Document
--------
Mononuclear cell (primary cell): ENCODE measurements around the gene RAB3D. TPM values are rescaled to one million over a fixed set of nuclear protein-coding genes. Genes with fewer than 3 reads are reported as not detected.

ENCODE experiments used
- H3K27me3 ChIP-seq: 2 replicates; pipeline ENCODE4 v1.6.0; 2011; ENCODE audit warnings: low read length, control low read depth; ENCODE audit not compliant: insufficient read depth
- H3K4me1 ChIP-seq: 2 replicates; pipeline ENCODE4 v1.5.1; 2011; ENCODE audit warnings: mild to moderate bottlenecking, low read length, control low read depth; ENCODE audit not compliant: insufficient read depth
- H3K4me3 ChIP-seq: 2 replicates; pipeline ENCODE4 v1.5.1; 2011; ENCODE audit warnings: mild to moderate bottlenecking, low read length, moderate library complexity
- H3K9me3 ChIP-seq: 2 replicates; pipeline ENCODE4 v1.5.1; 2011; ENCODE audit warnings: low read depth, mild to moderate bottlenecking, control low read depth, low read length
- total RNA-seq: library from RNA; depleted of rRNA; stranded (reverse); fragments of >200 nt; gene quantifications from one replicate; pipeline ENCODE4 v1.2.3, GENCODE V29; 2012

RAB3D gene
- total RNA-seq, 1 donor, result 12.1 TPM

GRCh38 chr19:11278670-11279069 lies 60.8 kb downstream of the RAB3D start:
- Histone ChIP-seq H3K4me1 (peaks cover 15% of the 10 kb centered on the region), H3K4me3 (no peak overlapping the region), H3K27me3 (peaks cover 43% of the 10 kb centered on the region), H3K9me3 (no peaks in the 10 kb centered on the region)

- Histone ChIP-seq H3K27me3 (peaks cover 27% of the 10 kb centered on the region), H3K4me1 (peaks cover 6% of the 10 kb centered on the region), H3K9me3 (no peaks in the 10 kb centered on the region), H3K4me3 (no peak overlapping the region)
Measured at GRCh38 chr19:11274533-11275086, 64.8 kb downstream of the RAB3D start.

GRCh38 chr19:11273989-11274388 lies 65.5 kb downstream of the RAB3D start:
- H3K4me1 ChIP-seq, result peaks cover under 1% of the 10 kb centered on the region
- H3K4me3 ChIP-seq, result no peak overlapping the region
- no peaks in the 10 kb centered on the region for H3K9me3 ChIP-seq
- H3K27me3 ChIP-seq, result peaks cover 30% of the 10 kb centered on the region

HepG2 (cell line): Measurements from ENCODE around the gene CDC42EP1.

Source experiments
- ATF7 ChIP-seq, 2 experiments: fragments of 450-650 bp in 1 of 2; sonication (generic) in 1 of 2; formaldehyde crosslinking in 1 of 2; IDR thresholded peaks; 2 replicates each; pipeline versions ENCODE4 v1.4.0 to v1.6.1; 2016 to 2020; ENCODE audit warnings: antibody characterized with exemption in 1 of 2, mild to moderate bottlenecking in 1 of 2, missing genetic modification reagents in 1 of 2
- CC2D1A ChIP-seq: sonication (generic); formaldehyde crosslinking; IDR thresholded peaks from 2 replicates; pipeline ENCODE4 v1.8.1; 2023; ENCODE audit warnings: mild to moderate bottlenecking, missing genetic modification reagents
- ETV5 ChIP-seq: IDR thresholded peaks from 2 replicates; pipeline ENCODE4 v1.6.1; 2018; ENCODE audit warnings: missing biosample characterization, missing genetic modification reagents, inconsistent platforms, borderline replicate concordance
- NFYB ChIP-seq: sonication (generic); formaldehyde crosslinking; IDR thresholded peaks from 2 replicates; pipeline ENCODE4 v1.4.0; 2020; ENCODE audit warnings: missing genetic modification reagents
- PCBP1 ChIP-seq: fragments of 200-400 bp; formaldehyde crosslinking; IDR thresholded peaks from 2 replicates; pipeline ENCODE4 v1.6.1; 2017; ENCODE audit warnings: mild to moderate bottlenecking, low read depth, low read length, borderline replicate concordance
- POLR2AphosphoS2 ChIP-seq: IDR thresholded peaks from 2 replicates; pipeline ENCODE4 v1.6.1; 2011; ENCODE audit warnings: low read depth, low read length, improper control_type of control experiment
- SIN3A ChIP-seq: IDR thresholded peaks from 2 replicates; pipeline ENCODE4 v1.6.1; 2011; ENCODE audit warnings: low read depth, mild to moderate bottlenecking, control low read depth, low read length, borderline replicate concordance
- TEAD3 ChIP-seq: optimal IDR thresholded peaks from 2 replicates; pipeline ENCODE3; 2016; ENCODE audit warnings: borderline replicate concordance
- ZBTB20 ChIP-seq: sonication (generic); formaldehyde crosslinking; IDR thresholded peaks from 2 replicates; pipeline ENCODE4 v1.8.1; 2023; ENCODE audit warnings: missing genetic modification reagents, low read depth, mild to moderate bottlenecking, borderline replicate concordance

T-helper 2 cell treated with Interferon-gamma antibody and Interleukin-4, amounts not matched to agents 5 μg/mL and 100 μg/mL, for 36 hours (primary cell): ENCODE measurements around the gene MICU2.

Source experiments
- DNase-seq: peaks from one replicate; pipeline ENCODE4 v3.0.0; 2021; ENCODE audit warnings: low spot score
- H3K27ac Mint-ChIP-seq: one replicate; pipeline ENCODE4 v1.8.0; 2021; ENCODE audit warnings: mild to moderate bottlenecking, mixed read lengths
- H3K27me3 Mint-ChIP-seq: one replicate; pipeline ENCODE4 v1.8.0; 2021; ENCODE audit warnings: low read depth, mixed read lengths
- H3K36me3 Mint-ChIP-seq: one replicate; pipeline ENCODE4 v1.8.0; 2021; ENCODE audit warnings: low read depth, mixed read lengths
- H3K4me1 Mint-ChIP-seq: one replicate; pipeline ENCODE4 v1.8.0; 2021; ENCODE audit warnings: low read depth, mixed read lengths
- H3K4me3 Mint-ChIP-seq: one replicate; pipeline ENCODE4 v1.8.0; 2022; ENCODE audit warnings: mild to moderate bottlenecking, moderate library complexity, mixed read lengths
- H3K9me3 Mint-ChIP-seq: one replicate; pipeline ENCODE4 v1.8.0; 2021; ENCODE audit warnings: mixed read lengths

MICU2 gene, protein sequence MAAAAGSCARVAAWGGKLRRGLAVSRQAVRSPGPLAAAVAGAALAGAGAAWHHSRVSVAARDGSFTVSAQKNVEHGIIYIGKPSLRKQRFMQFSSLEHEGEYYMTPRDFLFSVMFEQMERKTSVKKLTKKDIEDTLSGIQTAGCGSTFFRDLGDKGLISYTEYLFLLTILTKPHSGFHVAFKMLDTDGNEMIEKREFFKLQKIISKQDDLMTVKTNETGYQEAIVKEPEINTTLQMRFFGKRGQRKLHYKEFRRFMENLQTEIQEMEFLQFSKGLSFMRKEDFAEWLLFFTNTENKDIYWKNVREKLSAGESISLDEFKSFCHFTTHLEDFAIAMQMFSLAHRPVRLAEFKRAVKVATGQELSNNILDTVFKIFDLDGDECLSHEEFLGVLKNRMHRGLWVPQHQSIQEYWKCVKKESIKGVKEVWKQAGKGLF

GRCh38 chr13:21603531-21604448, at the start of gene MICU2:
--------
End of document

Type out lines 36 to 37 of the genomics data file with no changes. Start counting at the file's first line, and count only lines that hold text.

- H3K4me1 Mint-ChIP-seq: one replicate; pipeline ENCODE4 v1.8.0; 2021; ENCODE audit warnings: low read depth, mixed read lengths
- H3K4me3 Mint-ChIP-seq: one replicate; pipeline ENCODE4 v1.8.0; 2022; ENCODE audit warnings: mild to moderate bottlenecking, moderate library complexity, mixed read lengths